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What you need to know about the stress test

Doctors utilize a stress test, often called an exercise test or a treadmill test, to determine how effectively a patient’s heart functions during physical activity.

A stress test can also assist a doctor in recommending the appropriate form of physical exercise for a patient.

A stress test involves the patient walking on a treadmill or pedaling a stationary bicycle while their breathing, blood pressure, and cardiac rhythm are all monitored. Some patients, such as those with arthritis, will be unable to complete the tasks required for an exercise stress test.

Why take a stress test?

The doctor may recommend a stress test to find out if the patient:

has heart-related symptoms, such as difficulty breathing or chest pain

is suitable for an exercise program or cardiac rehabilitation program, and if so, how hard they should exercise

is responding to heart treatment

needs other tests to detect narrowed arteries, such as a coronary angiogram

has arrhythmia, an irregular heartbeat or abnormal heart rhythm.

The stress test can identify abnormalities such as inadequate blood flow through the coronary arteries when the heart beats harder during exercise. These issues may not be visible at other times.

The heart may beat irregularly if the electrical impulses that coordinate cardiac rhythm are incorrect.

A stress test can identify those patients with obstructive sleep apnea who are most at risk of mortality, according to Cleveland Clinic research.

Types of Stress Test

The stress test can be performed in different ways depending on the needs of the patient.

Exercise stress test

The goal of a stress test is for the doctor to determine the patient’s heart rate, blood pressure, respiration, and how exhausted they are while engaging in various degrees of physical activity.

An electrocardiogram (ECG or EKG) is also performed as part of the procedure. This is a straightforward test that captures the electrical activity of the heart. It aids the doctor in determining how effectively the heart is functioning.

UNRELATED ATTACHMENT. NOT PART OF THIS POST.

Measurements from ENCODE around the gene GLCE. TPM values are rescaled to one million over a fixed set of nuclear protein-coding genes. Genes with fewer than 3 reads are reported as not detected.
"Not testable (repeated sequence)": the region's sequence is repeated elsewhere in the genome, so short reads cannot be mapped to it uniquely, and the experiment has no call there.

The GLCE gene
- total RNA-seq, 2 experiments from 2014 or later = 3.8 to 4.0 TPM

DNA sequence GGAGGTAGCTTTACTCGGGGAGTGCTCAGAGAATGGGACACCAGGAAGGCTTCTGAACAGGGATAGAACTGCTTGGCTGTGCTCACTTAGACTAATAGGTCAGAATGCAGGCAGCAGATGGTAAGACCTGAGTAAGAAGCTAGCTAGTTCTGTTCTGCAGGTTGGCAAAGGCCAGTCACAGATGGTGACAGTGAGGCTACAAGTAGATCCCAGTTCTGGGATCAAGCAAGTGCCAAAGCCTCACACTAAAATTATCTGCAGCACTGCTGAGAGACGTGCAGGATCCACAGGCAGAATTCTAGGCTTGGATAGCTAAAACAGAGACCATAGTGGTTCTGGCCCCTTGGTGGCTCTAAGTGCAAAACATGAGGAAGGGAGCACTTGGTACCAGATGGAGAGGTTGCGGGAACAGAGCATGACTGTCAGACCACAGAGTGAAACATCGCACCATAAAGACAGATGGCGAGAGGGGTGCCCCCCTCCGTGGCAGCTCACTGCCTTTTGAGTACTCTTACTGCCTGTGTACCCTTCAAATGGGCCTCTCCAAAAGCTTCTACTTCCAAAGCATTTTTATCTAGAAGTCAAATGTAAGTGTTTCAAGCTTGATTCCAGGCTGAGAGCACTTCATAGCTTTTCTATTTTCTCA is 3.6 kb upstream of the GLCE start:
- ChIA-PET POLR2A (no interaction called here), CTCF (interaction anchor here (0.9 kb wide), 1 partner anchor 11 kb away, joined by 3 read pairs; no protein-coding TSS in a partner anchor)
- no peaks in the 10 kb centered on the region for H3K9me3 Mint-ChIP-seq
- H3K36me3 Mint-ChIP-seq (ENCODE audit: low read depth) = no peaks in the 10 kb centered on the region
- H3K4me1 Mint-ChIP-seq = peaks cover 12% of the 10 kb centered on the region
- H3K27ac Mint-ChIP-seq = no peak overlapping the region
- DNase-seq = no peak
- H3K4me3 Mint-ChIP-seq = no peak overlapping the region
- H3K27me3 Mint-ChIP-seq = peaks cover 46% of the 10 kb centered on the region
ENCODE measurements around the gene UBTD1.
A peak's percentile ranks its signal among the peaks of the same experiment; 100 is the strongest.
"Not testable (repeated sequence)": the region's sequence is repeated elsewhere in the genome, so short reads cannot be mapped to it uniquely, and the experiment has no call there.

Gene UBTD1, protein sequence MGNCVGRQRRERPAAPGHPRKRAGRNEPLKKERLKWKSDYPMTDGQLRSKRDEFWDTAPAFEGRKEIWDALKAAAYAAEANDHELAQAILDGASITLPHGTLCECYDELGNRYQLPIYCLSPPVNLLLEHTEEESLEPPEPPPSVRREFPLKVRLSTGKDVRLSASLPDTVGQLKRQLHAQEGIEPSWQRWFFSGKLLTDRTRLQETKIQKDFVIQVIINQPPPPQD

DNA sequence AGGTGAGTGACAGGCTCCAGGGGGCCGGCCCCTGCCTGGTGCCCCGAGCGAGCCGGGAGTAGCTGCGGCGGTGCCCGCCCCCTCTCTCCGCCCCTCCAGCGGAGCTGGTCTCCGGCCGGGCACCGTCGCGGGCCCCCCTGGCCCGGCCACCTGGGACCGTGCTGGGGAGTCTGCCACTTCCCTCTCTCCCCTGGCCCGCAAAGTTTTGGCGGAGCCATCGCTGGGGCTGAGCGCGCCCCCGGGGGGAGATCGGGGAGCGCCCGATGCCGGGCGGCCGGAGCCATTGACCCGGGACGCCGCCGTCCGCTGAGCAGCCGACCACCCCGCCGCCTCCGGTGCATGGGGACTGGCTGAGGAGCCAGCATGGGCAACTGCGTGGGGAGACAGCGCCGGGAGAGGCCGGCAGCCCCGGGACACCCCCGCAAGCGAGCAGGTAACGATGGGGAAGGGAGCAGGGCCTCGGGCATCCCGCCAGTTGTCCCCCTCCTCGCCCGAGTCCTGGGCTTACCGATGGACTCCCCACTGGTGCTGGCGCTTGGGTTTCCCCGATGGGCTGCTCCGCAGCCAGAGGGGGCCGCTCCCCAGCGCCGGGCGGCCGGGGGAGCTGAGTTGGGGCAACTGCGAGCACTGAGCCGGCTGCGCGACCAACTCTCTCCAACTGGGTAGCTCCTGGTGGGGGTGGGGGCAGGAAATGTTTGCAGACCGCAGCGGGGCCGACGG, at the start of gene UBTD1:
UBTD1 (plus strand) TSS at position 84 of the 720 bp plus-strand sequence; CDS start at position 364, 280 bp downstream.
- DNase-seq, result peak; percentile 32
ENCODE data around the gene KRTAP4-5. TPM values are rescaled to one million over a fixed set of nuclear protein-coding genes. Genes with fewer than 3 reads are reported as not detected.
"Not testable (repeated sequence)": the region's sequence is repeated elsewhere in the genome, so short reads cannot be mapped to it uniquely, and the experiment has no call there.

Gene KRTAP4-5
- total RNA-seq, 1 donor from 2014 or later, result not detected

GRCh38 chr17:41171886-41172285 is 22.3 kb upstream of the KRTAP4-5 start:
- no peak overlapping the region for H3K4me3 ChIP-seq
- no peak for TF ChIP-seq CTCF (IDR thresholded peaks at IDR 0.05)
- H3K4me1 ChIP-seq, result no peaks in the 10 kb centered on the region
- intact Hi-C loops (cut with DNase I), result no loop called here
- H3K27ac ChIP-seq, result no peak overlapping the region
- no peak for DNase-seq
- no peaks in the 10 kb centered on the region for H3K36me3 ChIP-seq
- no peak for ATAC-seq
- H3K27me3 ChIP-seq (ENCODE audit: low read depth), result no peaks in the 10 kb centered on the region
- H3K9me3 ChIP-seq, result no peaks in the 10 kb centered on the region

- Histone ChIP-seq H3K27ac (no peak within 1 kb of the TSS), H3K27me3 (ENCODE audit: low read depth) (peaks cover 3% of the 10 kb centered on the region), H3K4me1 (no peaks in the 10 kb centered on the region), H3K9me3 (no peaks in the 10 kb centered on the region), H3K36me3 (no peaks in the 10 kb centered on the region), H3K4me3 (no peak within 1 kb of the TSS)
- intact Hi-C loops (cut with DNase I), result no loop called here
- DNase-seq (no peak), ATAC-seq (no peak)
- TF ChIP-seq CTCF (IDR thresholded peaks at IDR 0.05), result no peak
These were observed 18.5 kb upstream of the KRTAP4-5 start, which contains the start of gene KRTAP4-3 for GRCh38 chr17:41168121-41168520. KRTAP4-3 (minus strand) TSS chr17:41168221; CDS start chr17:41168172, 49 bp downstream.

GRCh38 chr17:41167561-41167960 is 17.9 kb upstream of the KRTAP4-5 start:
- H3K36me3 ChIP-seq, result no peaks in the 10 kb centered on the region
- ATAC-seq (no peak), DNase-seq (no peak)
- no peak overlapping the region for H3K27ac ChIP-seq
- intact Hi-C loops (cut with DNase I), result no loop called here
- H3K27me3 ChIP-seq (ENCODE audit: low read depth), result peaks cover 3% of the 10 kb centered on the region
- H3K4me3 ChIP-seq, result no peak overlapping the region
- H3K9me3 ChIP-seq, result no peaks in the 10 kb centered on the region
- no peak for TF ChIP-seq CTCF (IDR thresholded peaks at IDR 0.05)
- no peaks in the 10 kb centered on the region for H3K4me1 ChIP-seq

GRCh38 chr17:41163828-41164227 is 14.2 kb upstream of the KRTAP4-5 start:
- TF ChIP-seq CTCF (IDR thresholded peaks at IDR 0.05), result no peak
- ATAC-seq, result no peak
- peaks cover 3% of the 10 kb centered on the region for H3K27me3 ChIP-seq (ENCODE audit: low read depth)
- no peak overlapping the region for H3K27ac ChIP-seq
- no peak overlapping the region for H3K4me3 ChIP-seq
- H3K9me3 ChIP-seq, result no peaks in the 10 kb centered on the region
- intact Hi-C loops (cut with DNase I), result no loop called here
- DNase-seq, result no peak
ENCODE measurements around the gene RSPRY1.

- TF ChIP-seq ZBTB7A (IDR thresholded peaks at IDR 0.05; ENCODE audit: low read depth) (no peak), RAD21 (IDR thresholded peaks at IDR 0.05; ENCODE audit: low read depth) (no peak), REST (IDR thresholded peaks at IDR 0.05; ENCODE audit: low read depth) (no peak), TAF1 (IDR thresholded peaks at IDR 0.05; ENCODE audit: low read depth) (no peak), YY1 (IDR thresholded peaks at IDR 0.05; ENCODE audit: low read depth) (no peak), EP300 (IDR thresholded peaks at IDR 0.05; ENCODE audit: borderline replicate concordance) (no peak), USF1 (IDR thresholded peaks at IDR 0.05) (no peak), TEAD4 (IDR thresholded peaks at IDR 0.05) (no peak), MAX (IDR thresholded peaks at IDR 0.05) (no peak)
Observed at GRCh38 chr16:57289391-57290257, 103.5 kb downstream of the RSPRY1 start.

An electrocardiogram (ECG) reveals how rapidly the heart is beating. It also examines the heart’s rhythm and evaluates the intensity and timing of electrical impulses as they move through each chamber. The patient’s chest, arms, shoulders, and legs are all wired with electrodes. The patient may have to breathe into a mouthpiece at the end.

Exercise stress echocardiogram test

An exercise stress echocardiography is performed by a nurse who creates a picture of the heart before and after physical effort.

A transducer is a principal instrument utilized. When the echoes reach the organ, transducers create a high-frequency soundwave that forms an image of the heart. A similar technique is used by bats and dolphins to navigate their environment.

To get the best picture, the sonographer (specialised ultrasound technician) will apply a gel on the chest and then slide the transducer around across it.

The patient may be asked to lie on their side for the exam by some sonographers. Others may employ an intravenous dye to improve the picture sharpness. If that’s the case, this will be injected.

Stress test without exercise

If a person is unable to perform the exercise required for an exercise stress test, the doctor may prescribe medication to mimic the procedure.

Using adhesive patches, a technician will connect electrodes to their chest, legs, and arms.

They’ll insert an intravenous (IV) line into the patient’s arm and provide medicine through it. The prescription will stimulate the heart, which may result in adverse effects similar to those seen during exercises, such as flushing or shortness of breath.

Nuclear stress test

A nuclear stress test may be recommended if the first symptoms continue or worsen. This will most likely result in a more thorough and accurate evaluation of the patient’s heart.

The procedure is the same, except that a dye is injected into the patient’s arm, allowing the heart and blood flow to be visualized on an image. It will also indicate where blood is not flowing in the heart. This might indicate an obstruction.

An x-ray, single-photon emission computer tomography (SPECT), or cardiac positron emission tomography can all be used to detect this (PET).

There will be two sets of photos taken, each lasting 15 to 30 minutes. The first will be taken immediately following exercise, and the second will be taken once the body has recovered.